Wednesday, September 07, 2005

The House of Bosko Goes Boom

September 7, 1947
Beverly Hills

A smoldering fire in the basement of a motion picture stock storage house burst into open flame yesterday, blasting out a fire door and injuring six men, among them city firemen. The blaze, beneath the Harman-Ising cartooning studio at 9713 Santa Monica Blvd., caused acculumated gasses to explode even as firefighters attempted to break inside to quash it.

The fire made multicolored smoke to pour from the building's vents, causing traffic policeman C.J. Verhaar to quip it was the first Technicolor fire he'd ever witnessed.

Firemen wore gas masks as they fought the acrid flames.

Meanwhile, out on the sidewalk, displaced alterations gal Mrs. Natalie Nikitin calmly mended some trousers, which she said she had promised to a nice man whose name she did not know.

Smoke and water damage to the first floor shops has yet to be calculated, but appears extensive.

Recommended cartoon viewing: Uncensored Bosko Vol. 1

1 comment:

Larry said...

Say kids, it’s Sunday morning, let’s look at the comics. Why it’s a 10-page section, imagine that. Los Angeles Times, World’s Greatest Comics—15 cents. That would be $1.42 today.

Who have we got here? Looks like Dick Tracy has finally captured Coffyhead with the help of the Junior Crimestoppers. Red Ryder and his pals are expanding the Rimrock School. Who’s that kid? His name is Little Beaver and he’s supposed to be a Native American. He’s saying: “Him make-um eyes like wolf at teacher. Me gusdusted.”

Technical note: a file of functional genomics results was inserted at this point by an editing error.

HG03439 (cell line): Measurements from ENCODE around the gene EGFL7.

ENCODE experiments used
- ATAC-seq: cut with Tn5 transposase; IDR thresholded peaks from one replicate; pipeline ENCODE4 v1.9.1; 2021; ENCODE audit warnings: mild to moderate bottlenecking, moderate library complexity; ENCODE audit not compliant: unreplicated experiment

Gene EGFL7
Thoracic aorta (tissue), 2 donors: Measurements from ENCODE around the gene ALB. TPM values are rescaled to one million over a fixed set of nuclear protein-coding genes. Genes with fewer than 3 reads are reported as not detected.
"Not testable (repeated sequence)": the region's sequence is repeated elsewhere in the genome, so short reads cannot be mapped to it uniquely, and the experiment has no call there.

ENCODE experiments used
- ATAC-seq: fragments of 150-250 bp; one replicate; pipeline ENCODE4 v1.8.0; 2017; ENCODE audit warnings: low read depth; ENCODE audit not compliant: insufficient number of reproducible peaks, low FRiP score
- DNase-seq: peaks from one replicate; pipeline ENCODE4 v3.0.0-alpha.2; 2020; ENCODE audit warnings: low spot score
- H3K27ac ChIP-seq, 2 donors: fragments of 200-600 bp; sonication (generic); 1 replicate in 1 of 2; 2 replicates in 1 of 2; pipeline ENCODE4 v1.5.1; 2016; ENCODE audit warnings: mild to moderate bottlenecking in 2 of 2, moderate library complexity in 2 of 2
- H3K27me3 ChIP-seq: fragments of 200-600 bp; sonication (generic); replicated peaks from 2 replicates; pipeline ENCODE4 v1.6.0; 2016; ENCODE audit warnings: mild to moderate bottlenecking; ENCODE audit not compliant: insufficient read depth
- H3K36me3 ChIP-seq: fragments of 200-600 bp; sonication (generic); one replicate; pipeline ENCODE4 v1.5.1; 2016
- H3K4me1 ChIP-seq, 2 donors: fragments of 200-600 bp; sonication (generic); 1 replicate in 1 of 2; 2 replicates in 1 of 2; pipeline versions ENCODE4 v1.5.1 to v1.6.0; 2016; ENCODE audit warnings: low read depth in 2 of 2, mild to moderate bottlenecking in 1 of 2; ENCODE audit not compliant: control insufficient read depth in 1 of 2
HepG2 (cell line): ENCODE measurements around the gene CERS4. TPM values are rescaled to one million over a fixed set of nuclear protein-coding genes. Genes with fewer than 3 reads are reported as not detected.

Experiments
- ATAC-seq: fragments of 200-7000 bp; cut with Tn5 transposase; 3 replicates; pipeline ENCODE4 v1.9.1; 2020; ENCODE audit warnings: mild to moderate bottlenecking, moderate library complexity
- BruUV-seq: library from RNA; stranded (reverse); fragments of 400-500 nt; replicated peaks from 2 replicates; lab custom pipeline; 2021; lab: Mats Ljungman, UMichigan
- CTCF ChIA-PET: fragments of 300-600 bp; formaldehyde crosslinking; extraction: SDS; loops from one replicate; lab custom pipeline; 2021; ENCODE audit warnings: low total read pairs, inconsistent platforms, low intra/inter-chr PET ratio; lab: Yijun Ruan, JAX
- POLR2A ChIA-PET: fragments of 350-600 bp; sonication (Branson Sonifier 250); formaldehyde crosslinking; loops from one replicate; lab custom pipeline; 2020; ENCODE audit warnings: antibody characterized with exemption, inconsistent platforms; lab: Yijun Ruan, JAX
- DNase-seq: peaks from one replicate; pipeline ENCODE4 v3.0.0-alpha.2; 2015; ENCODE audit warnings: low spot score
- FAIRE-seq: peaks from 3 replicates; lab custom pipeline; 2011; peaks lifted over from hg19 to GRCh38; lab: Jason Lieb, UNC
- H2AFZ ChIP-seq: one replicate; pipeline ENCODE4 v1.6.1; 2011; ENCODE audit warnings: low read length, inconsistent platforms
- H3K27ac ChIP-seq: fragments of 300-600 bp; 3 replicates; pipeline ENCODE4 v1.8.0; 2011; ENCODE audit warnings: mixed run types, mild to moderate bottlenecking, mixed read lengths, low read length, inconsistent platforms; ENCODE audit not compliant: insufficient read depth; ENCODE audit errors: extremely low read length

And an ad for Weber’s bread.

Now, here’s “Aggie Mack,” “Nancy”—and “Dotty Dripple,” a strip that looks like a knockoff of “Blondie.”

And an ad for Alka-Seltzer.

“Sad Sack” (how about that, there’s no words, just pictures), “Gasoline Alley” and a one-third page ad for Oxydol detergent.

“Joe Palooka,” “Mickey Finn” and a one-third page ad for Ford cars drawn like a comic strip.

Having fun kids?

“Napoleon,” which is sort of a proto-“Marmaduke” strip, “Mary Worth” and an ad for “Magic Town” with Jimmy Stewart and Jane Wyman that looks like another comic. Have you kids noticed that there’s an ad on every page of the comics?

“Buck Rogers,” “Tiny Tim” and Listerine toothpaste.

“Tarzan,” “Abbie an Slats” and Fleer’s candy-coated gum.

“Ella Cinders,” “Li’l Abner” and an ad for Armour Treet, a knockoff of Spam.

These artists certain were great draftsmen, weren’t they, kids?

“Dixie Dugan,” “Brenda Starr” and Power House candy bars. I better take back what I said about draftsmen, kids. “Brenda Starr” is drawn by a woman, Dale Messick.

Last page. “Terry and the Pirates” and a half-page ad. I wonder how much Quaker Oats paid for that display space. Who’s that African American woman? Well her name is Aunt Jemima. What’s she saying? “Folks sho’ come a-runnin’ for temptilatin’ Aunt Jemima Pancakes.” No, kids. Nobody ever really talked like that—not even in 1947. That’s called dialect. Back in the 1940s, characters who weren’t white, like Little Beaver and Aunt Jemima, used to “talk” like that. And the next time we’re at the store I’ll show you a box of pancake mix. Aunt Jemima doesn’t look like that anymore, either. Now we know better.